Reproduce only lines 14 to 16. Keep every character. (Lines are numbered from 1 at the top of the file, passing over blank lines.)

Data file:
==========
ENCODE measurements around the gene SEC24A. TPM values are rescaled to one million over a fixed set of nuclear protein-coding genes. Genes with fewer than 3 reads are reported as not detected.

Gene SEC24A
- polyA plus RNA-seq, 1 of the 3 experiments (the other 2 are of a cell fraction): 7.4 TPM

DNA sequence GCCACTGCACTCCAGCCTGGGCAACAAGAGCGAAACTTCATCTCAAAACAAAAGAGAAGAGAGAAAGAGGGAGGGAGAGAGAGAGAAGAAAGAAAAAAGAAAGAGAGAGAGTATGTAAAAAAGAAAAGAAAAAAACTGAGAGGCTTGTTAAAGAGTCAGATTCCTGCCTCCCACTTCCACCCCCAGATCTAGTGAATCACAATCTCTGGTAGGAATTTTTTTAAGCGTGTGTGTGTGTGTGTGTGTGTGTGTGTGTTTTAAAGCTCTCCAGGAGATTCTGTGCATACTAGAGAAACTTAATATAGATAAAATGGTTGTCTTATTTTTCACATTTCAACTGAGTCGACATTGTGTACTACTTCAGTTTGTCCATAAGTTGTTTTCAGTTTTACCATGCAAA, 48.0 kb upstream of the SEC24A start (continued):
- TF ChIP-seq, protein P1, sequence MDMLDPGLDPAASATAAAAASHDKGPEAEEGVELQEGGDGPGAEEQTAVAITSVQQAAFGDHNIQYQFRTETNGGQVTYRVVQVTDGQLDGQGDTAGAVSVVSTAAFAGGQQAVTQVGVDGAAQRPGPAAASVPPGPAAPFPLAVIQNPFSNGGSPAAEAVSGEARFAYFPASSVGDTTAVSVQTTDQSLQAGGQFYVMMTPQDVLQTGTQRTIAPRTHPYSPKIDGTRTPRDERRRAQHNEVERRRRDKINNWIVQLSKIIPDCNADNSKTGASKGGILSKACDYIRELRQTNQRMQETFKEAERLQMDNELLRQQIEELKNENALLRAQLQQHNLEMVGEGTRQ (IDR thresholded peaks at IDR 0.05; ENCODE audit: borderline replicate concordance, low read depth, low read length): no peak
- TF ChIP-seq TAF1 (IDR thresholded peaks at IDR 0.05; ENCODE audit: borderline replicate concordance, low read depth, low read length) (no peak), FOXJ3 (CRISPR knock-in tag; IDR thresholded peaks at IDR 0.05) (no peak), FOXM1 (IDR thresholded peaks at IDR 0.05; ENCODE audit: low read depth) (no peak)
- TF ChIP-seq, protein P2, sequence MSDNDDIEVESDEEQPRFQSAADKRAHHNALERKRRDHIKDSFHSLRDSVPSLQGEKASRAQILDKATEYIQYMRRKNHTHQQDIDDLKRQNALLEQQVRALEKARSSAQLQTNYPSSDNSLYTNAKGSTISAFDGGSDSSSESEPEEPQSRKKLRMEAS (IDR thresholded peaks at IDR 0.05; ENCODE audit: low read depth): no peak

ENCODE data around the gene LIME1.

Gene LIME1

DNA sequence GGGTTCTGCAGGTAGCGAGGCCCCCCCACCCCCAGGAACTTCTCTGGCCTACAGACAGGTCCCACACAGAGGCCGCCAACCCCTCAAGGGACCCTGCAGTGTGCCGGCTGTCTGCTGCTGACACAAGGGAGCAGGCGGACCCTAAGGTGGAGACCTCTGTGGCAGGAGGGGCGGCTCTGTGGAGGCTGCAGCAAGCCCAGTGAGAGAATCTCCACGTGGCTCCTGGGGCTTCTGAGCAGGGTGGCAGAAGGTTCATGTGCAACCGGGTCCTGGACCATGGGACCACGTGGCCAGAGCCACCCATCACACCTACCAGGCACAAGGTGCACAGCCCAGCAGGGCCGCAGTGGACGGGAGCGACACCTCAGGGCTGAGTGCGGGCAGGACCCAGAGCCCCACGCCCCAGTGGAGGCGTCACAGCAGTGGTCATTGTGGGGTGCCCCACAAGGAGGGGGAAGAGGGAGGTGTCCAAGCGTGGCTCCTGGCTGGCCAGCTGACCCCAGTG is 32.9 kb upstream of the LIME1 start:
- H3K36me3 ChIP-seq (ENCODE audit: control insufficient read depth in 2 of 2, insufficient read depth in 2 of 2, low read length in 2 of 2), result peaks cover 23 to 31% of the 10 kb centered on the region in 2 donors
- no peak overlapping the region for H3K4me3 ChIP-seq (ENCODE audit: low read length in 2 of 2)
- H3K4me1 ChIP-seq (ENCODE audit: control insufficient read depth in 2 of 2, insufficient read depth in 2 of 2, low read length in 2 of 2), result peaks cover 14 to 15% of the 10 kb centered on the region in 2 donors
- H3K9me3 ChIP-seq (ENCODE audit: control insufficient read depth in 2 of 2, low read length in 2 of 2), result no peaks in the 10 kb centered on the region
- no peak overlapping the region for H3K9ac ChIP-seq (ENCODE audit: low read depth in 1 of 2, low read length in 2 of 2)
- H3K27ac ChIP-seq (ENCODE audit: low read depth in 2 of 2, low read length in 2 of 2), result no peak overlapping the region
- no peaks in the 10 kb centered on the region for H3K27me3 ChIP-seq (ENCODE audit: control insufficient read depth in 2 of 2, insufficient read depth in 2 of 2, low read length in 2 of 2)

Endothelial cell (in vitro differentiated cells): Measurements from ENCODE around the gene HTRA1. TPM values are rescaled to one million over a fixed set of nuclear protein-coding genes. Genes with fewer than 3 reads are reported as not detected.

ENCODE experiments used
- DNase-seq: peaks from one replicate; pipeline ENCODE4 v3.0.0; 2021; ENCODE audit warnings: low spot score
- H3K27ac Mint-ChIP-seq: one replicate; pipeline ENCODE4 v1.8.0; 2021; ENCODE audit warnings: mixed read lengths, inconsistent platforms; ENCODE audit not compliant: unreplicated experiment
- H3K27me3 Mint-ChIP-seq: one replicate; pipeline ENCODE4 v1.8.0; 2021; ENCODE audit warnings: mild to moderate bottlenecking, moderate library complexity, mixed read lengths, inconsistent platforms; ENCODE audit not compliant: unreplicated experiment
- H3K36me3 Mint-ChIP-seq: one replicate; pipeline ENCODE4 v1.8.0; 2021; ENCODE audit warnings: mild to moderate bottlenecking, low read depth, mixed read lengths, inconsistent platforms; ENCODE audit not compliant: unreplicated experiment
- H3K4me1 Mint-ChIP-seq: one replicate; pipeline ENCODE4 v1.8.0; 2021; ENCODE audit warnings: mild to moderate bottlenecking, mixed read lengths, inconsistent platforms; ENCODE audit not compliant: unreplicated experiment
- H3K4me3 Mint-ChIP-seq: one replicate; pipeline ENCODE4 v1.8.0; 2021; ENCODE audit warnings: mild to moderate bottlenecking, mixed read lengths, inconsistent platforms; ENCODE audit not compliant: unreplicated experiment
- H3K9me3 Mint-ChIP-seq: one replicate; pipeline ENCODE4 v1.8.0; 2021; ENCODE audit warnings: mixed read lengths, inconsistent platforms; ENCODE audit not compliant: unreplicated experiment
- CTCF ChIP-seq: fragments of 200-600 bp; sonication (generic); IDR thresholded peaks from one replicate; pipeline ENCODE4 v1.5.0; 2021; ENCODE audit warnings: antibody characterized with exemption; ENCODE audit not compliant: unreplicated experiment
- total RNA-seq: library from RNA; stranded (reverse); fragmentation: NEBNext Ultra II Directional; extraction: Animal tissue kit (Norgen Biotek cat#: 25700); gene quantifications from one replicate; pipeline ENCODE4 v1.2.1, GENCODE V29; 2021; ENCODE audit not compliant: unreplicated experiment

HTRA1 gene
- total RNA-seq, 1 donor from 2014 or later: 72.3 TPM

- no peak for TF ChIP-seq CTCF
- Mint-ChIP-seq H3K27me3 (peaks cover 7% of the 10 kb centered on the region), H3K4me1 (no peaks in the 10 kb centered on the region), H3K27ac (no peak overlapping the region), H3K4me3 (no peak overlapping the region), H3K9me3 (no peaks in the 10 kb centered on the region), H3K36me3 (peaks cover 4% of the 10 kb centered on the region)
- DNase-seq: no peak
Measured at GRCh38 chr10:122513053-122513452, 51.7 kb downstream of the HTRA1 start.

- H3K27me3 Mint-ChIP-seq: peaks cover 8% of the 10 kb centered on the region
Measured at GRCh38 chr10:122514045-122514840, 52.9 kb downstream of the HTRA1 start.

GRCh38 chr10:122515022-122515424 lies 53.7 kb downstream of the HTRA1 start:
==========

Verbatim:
- H3K9me3 ChIP-seq (ENCODE audit: control insufficient read depth in 2 of 2, low read length in 2 of 2), result no peaks in the 10 kb centered on the region
- no peak overlapping the region for H3K9ac ChIP-seq (ENCODE audit: low read depth in 1 of 2, low read length in 2 of 2)
- H3K27ac ChIP-seq (ENCODE audit: low read depth in 2 of 2, low read length in 2 of 2), result no peak overlapping the region